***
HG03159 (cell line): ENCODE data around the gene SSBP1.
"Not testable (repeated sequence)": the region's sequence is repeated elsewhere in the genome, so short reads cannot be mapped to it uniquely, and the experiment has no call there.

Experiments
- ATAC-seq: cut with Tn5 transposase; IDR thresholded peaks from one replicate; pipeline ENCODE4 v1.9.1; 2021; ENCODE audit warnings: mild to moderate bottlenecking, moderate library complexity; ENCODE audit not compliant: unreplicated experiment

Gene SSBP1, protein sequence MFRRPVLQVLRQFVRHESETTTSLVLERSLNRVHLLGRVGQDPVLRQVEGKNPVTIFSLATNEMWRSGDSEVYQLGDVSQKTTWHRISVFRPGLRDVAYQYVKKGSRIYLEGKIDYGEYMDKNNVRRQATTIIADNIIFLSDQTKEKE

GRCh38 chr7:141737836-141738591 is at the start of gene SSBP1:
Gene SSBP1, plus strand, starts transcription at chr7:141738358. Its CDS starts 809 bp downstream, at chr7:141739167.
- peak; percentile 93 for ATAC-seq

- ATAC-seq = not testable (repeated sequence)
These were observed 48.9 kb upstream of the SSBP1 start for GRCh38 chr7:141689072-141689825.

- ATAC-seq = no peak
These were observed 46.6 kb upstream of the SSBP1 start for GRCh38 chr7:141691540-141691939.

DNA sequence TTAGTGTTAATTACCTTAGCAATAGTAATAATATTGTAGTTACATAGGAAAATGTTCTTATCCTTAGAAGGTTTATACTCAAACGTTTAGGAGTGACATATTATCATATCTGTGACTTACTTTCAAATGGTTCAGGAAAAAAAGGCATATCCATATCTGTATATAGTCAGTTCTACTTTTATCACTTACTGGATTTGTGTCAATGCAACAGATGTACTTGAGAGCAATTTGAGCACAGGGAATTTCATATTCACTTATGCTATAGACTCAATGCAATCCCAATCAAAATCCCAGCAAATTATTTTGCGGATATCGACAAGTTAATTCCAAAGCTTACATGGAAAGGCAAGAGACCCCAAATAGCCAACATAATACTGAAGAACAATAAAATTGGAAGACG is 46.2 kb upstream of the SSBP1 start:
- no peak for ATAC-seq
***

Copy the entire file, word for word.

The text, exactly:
HG03159 (cell line): ENCODE data around the gene SSBP1.
"Not testable (repeated sequence)": the region's sequence is repeated elsewhere in the genome, so short reads cannot be mapped to it uniquely, and the experiment has no call there.

Experiments
- ATAC-seq: cut with Tn5 transposase; IDR thresholded peaks from one replicate; pipeline ENCODE4 v1.9.1; 2021; ENCODE audit warnings: mild to moderate bottlenecking, moderate library complexity; ENCODE audit not compliant: unreplicated experiment

Gene SSBP1, protein sequence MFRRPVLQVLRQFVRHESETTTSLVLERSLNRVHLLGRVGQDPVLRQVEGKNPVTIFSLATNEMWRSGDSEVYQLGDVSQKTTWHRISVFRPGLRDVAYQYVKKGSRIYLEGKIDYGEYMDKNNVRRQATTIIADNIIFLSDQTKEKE

GRCh38 chr7:141737836-141738591 is at the start of gene SSBP1:
Gene SSBP1, plus strand, starts transcription at chr7:141738358. Its CDS starts 809 bp downstream, at chr7:141739167.
- peak; percentile 93 for ATAC-seq

- ATAC-seq = not testable (repeated sequence)
These were observed 48.9 kb upstream of the SSBP1 start for GRCh38 chr7:141689072-141689825.

- ATAC-seq = no peak
These were observed 46.6 kb upstream of the SSBP1 start for GRCh38 chr7:141691540-141691939.

DNA sequence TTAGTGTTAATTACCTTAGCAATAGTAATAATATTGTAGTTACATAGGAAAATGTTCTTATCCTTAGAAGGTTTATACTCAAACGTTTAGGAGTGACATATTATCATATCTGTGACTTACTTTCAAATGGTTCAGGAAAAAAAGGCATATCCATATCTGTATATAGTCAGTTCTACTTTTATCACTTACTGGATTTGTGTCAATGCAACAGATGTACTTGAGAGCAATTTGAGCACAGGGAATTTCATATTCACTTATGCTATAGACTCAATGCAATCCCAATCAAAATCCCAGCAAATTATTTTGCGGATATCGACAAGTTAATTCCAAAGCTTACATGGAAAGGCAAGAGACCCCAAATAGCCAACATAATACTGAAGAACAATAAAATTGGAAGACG is 46.2 kb upstream of the SSBP1 start:
- no peak for ATAC-seq